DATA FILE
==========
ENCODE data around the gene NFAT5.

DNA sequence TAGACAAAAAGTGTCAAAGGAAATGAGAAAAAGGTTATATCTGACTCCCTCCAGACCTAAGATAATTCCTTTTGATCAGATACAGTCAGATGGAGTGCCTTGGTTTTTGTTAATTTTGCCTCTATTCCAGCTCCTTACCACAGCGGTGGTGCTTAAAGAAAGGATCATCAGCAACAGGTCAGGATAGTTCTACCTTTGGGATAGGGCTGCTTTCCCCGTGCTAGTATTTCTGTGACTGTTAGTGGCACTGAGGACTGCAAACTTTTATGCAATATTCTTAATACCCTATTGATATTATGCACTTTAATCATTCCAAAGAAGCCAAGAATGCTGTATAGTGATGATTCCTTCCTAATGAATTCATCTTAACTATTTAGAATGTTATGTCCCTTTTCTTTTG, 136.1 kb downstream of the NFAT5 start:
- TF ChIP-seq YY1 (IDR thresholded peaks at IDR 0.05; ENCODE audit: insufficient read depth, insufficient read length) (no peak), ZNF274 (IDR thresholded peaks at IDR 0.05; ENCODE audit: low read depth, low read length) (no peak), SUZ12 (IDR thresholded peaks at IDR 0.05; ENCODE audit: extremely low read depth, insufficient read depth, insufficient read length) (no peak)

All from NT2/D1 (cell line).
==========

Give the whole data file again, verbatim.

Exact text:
ENCODE data around the gene NFAT5.

DNA sequence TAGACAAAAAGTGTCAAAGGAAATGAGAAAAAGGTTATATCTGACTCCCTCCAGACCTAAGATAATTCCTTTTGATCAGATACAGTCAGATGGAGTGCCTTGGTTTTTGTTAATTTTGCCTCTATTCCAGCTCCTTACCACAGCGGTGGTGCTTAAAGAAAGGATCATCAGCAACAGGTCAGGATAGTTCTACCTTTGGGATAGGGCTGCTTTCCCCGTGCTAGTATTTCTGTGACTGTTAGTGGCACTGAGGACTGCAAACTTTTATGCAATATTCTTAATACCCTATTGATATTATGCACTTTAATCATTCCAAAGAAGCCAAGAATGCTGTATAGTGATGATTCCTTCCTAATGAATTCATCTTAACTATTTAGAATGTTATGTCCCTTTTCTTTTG, 136.1 kb downstream of the NFAT5 start:
- TF ChIP-seq YY1 (IDR thresholded peaks at IDR 0.05; ENCODE audit: insufficient read depth, insufficient read length) (no peak), ZNF274 (IDR thresholded peaks at IDR 0.05; ENCODE audit: low read depth, low read length) (no peak), SUZ12 (IDR thresholded peaks at IDR 0.05; ENCODE audit: extremely low read depth, insufficient read depth, insufficient read length) (no peak)

All from NT2/D1 (cell line).